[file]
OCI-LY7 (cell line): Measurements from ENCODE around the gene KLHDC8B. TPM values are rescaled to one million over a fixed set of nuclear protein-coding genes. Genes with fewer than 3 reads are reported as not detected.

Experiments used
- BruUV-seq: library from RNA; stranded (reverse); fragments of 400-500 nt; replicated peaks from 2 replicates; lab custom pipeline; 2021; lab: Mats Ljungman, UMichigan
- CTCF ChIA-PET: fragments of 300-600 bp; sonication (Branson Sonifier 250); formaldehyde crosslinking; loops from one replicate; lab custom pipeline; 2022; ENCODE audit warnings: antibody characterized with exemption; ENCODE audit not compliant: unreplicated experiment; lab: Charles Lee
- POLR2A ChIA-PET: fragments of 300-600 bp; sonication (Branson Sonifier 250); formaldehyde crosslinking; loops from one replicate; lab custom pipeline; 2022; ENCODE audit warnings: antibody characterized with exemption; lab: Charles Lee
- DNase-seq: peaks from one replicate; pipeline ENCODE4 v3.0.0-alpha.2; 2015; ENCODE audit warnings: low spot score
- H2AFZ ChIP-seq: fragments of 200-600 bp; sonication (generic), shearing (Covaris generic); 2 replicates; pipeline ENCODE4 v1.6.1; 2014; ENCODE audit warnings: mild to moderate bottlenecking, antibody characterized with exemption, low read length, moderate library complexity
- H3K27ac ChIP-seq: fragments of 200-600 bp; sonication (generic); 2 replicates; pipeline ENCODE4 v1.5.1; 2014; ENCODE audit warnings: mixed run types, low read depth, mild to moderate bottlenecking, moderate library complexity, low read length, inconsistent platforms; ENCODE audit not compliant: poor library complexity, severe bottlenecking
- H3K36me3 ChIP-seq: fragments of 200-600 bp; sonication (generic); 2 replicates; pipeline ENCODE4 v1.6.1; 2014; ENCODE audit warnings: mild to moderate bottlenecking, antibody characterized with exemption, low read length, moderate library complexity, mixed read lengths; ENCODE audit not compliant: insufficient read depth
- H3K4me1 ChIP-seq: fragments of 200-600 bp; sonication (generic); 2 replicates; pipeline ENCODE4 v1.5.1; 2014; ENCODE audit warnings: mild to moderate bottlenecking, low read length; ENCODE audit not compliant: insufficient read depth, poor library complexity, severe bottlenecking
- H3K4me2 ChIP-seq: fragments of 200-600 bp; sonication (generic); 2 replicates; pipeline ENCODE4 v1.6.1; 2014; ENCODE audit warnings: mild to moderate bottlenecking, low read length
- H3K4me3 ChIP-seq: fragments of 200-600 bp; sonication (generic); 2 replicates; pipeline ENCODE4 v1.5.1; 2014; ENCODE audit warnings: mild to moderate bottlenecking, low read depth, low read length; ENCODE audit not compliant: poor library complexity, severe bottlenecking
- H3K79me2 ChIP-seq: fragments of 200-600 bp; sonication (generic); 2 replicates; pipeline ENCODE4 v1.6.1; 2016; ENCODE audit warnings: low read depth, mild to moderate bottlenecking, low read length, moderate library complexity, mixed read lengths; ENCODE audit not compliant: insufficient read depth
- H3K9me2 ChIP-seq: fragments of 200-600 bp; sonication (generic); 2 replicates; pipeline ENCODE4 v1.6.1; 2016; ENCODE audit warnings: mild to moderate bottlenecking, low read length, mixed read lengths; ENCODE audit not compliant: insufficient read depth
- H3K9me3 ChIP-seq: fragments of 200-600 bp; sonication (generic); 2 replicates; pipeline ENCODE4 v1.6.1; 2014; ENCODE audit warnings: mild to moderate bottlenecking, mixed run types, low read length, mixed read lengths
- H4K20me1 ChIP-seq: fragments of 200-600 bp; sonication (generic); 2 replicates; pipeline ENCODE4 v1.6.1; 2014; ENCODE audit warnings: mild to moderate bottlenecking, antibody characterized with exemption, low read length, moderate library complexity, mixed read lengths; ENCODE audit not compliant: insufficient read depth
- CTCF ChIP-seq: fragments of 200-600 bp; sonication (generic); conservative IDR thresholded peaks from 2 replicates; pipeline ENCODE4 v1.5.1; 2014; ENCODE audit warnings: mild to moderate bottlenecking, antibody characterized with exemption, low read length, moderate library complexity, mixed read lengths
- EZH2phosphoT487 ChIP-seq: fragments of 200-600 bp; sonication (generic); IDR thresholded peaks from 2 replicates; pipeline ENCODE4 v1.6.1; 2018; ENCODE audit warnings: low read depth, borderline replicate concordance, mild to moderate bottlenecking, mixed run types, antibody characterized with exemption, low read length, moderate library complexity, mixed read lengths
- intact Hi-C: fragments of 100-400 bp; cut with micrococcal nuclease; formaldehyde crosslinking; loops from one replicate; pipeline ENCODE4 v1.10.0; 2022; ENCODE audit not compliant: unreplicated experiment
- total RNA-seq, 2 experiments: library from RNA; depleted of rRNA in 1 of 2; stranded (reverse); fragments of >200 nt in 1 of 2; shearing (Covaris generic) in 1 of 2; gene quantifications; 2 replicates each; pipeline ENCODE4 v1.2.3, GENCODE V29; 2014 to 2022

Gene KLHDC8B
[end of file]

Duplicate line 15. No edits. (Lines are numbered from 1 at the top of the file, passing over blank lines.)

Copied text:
- H3K9me3 ChIP-seq: fragments of 200-600 bp; sonication (generic); 2 replicates; pipeline ENCODE4 v1.6.1; 2014; ENCODE audit warnings: mild to moderate bottlenecking, mixed run types, low read length, mixed read lengths